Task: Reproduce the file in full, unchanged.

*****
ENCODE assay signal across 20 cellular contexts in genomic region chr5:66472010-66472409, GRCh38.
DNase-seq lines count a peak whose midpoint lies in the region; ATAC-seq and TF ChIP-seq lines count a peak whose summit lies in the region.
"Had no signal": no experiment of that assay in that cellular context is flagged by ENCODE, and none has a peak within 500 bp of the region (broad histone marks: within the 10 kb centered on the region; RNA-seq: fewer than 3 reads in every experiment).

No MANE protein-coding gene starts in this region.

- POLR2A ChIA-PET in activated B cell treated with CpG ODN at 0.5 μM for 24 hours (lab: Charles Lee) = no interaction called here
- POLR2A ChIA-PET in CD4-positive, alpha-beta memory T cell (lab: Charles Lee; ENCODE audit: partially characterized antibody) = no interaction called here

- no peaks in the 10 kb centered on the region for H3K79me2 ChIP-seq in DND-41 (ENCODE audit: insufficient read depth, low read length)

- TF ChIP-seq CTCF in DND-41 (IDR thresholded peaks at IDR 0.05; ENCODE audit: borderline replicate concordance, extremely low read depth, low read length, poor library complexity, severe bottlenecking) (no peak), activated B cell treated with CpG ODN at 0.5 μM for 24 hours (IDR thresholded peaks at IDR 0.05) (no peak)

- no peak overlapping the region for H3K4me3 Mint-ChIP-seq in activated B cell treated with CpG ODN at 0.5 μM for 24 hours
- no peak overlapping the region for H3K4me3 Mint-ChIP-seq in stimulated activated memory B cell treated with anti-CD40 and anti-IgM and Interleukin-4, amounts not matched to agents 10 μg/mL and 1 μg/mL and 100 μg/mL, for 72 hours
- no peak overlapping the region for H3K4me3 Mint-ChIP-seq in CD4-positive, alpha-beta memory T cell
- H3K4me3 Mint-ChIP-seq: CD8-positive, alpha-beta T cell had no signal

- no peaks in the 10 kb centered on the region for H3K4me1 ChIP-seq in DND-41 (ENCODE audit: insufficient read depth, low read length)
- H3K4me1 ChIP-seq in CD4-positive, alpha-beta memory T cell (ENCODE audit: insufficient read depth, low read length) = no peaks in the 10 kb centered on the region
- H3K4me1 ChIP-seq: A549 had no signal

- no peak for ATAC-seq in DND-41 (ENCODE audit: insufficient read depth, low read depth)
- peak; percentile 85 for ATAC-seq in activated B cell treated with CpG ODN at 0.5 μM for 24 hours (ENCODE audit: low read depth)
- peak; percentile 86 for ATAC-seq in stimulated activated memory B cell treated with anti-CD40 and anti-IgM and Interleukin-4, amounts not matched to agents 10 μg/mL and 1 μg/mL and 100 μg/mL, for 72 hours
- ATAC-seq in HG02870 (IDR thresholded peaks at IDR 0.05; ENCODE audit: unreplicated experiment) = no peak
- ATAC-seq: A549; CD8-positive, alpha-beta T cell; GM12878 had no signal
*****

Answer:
ENCODE assay signal across 20 cellular contexts in genomic region chr5:66472010-66472409, GRCh38.
DNase-seq lines count a peak whose midpoint lies in the region; ATAC-seq and TF ChIP-seq lines count a peak whose summit lies in the region.
"Had no signal": no experiment of that assay in that cellular context is flagged by ENCODE, and none has a peak within 500 bp of the region (broad histone marks: within the 10 kb centered on the region; RNA-seq: fewer than 3 reads in every experiment).

No MANE protein-coding gene starts in this region.

- POLR2A ChIA-PET in activated B cell treated with CpG ODN at 0.5 μM for 24 hours (lab: Charles Lee) = no interaction called here
- POLR2A ChIA-PET in CD4-positive, alpha-beta memory T cell (lab: Charles Lee; ENCODE audit: partially characterized antibody) = no interaction called here

- no peaks in the 10 kb centered on the region for H3K79me2 ChIP-seq in DND-41 (ENCODE audit: insufficient read depth, low read length)

- TF ChIP-seq CTCF in DND-41 (IDR thresholded peaks at IDR 0.05; ENCODE audit: borderline replicate concordance, extremely low read depth, low read length, poor library complexity, severe bottlenecking) (no peak), activated B cell treated with CpG ODN at 0.5 μM for 24 hours (IDR thresholded peaks at IDR 0.05) (no peak)

- no peak overlapping the region for H3K4me3 Mint-ChIP-seq in activated B cell treated with CpG ODN at 0.5 μM for 24 hours
- no peak overlapping the region for H3K4me3 Mint-ChIP-seq in stimulated activated memory B cell treated with anti-CD40 and anti-IgM and Interleukin-4, amounts not matched to agents 10 μg/mL and 1 μg/mL and 100 μg/mL, for 72 hours
- no peak overlapping the region for H3K4me3 Mint-ChIP-seq in CD4-positive, alpha-beta memory T cell
- H3K4me3 Mint-ChIP-seq: CD8-positive, alpha-beta T cell had no signal

- no peaks in the 10 kb centered on the region for H3K4me1 ChIP-seq in DND-41 (ENCODE audit: insufficient read depth, low read length)
- H3K4me1 ChIP-seq in CD4-positive, alpha-beta memory T cell (ENCODE audit: insufficient read depth, low read length) = no peaks in the 10 kb centered on the region
- H3K4me1 ChIP-seq: A549 had no signal

- no peak for ATAC-seq in DND-41 (ENCODE audit: insufficient read depth, low read depth)
- peak; percentile 85 for ATAC-seq in activated B cell treated with CpG ODN at 0.5 μM for 24 hours (ENCODE audit: low read depth)
- peak; percentile 86 for ATAC-seq in stimulated activated memory B cell treated with anti-CD40 and anti-IgM and Interleukin-4, amounts not matched to agents 10 μg/mL and 1 μg/mL and 100 μg/mL, for 72 hours
- ATAC-seq in HG02870 (IDR thresholded peaks at IDR 0.05; ENCODE audit: unreplicated experiment) = no peak
- ATAC-seq: A549; CD8-positive, alpha-beta T cell; GM12878 had no signal